• To allow you to personalize the Mondaq websites you are visiting to show content ("Content") relevant to your interests.
  • To enable features such as password reminder, news alerts, email a colleague, and linking from Mondaq (and its affiliate sites) to your website.
  • To produce demographic feedback for our content providers ("Contributors") who contribute Content for free for your use.

Mondaq hopes that our registered users will support us in maintaining our free to view business model by consenting to our use of your personal data as described below.

Mondaq has a "free to view" business model. Our services are paid for by Contributors in exchange for Mondaq providing them with access to information about who accesses their content. Once personal data is transferred to our Contributors they become a data controller of this personal data. They use it to measure the response that their articles are receiving, as a form of market research. They may also use it to provide Mondaq users with information about their products and services.

Details of each Contributor to which your personal data will be transferred is clearly stated within the Content that you access. For full details of how this Contributor will use your personal data, you should review the Contributor’s own Privacy Notice.

Please indicate your preference below:

Yes, I am happy to support Mondaq in maintaining its free to view business model by agreeing to allow Mondaq to share my personal data with Contributors whose Content I access
No, I do not want Mondaq to share my personal data with Contributors

Also please let us know whether you are happy to receive communications promoting products and services offered by Mondaq:

Yes, I am happy to received promotional communications from Mondaq
No, please do not send me promotional communications from Mondaq
Terms & Conditions

Mondaq.com (the Website) is owned and managed by Mondaq Ltd (Mondaq). Mondaq grants you a non-exclusive, revocable licence to access the Website and associated services, such as the Mondaq News Alerts (Services), subject to and in consideration of your compliance with the following terms and conditions of use (Terms). Your use of the Website and/or Services constitutes your agreement to the Terms. Mondaq may terminate your use of the Website and Services if you are in breach of these Terms or if Mondaq decides to terminate the licence granted hereunder for any reason whatsoever.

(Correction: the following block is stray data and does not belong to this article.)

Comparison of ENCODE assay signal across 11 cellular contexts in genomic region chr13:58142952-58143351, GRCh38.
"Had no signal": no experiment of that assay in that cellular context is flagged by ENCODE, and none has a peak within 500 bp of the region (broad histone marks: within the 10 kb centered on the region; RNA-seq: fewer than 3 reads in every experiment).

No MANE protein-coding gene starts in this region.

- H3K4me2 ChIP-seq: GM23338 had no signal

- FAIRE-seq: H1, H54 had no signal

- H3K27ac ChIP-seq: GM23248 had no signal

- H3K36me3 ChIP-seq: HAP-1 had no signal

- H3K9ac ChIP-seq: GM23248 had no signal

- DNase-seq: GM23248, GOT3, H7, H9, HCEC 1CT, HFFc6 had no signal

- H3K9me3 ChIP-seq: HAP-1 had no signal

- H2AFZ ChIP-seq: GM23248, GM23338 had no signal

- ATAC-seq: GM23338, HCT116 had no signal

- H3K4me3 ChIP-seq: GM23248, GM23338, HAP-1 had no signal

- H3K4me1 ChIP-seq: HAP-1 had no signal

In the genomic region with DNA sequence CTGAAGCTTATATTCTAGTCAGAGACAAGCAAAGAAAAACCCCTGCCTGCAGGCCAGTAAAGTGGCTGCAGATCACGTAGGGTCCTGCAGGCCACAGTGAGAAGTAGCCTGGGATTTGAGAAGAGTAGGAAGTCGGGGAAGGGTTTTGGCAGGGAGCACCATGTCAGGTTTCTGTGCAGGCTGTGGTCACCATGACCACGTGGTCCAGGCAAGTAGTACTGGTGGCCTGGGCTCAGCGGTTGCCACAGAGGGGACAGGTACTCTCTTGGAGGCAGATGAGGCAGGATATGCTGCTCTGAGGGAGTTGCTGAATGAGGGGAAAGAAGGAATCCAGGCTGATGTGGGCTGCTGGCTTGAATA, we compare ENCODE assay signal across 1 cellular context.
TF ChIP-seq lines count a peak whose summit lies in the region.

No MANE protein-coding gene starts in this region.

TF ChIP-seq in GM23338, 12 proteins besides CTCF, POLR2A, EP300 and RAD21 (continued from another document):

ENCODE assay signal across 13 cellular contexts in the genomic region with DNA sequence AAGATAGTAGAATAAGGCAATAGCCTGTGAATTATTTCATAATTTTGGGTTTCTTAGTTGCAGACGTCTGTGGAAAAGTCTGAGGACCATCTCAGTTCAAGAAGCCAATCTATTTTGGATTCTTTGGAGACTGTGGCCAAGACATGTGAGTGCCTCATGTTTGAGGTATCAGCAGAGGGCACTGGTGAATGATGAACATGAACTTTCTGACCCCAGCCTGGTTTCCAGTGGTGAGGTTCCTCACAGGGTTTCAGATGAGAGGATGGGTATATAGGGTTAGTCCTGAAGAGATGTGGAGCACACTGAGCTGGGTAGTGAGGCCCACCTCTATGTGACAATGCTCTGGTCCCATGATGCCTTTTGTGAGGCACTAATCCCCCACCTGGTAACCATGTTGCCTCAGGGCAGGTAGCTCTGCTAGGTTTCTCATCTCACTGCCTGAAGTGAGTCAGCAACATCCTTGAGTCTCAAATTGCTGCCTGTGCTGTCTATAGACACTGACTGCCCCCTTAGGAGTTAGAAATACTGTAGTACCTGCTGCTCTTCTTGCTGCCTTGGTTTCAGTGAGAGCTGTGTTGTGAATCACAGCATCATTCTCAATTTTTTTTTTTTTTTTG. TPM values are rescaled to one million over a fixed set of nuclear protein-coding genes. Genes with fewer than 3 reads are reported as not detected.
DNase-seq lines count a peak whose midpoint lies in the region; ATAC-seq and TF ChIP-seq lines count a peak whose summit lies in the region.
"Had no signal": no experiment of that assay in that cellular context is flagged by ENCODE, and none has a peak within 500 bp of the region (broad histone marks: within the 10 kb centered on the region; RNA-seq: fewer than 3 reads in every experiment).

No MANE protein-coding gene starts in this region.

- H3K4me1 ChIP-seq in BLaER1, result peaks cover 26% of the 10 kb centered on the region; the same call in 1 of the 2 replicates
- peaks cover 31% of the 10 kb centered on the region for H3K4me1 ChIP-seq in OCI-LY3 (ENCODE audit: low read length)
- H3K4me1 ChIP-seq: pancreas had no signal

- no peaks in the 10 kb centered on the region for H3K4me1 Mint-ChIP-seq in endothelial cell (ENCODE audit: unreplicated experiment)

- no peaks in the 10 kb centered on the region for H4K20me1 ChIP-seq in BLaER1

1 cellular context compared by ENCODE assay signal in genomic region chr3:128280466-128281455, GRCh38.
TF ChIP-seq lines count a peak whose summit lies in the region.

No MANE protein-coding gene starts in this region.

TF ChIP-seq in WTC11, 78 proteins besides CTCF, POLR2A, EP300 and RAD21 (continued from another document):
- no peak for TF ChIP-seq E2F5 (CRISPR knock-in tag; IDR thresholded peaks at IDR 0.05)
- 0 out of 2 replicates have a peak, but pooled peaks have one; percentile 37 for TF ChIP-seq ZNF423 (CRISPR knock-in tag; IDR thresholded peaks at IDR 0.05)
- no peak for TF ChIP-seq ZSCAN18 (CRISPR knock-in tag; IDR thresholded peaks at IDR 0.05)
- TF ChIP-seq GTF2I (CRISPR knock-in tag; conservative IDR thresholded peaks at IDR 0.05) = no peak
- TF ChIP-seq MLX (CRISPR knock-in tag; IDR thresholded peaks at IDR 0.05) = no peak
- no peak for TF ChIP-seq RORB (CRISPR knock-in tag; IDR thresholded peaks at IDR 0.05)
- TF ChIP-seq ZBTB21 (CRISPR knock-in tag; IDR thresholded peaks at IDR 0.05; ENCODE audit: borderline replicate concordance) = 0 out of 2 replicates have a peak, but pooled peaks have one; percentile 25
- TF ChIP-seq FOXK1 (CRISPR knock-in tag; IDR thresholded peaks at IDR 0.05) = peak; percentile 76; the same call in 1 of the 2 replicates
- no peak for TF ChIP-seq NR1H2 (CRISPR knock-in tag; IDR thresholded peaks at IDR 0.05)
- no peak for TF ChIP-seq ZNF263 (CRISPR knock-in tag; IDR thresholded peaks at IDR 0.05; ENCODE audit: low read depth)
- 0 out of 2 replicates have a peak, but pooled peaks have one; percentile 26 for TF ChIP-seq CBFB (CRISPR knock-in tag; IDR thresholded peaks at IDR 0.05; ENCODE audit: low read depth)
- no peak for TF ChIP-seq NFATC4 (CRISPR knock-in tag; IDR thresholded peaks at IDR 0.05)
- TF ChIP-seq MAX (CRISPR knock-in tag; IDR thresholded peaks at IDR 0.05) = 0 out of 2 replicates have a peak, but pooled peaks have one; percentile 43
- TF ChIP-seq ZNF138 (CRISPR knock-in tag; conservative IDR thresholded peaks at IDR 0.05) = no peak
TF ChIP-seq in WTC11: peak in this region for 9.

Use of www.mondaq.com

To Use Mondaq.com you must be: eighteen (18) years old or over; legally capable of entering into binding contracts; and not in any way prohibited by the applicable law to enter into these Terms in the jurisdiction which you are currently located.

You may use the Website as an unregistered user, however, you are required to register as a user if you wish to read the full text of the Content or to receive the Services.

You may not modify, publish, transmit, transfer or sell, reproduce, create derivative works from, distribute, perform, link, display, or in any way exploit any of the Content, in whole or in part, except as expressly permitted in these Terms or with the prior written consent of Mondaq. You may not use electronic or other means to extract details or information from the Content. Nor shall you extract information about users or Contributors in order to offer them any services or products.

In your use of the Website and/or Services you shall: comply with all applicable laws, regulations, directives and legislations which apply to your Use of the Website and/or Services in whatever country you are physically located including without limitation any and all consumer law, export control laws and regulations; provide to us true, correct and accurate information and promptly inform us in the event that any information that you have provided to us changes or becomes inaccurate; notify Mondaq immediately of any circumstances where you have reason to believe that any Intellectual Property Rights or any other rights of any third party may have been infringed; co-operate with reasonable security or other checks or requests for information made by Mondaq from time to time; and at all times be fully liable for the breach of any of these Terms by a third party using your login details to access the Website and/or Services

however, you shall not: do anything likely to impair, interfere with or damage or cause harm or distress to any persons, or the network; do anything that will infringe any Intellectual Property Rights or other rights of Mondaq or any third party; or use the Website, Services and/or Content otherwise than in accordance with these Terms; use any trade marks or service marks of Mondaq or the Contributors, or do anything which may be seen to take unfair advantage of the reputation and goodwill of Mondaq or the Contributors, or the Website, Services and/or Content.